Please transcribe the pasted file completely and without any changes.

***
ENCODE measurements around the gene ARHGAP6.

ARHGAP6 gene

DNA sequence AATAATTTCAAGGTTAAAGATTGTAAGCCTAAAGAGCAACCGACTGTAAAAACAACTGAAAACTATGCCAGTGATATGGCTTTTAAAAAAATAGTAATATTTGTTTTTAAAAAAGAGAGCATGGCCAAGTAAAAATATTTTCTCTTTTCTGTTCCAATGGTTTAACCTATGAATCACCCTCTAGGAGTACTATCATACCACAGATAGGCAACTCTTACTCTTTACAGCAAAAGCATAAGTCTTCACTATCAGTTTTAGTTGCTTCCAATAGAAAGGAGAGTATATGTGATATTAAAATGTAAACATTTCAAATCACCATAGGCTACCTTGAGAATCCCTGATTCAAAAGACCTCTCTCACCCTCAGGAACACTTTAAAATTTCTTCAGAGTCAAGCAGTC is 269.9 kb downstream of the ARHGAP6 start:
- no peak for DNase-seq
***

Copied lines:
ENCODE measurements around the gene ARHGAP6.

ARHGAP6 gene

DNA sequence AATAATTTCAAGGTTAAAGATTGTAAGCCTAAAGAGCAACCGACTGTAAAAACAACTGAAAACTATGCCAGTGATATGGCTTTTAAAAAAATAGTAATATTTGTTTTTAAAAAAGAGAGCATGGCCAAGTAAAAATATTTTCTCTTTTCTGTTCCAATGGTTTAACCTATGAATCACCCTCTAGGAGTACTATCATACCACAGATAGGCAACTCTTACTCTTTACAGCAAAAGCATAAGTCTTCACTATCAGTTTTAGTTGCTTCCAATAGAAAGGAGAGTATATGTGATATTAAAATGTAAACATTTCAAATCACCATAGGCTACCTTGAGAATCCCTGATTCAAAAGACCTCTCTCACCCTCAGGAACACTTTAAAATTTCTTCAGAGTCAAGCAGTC is 269.9 kb downstream of the ARHGAP6 start:
- no peak for DNase-seq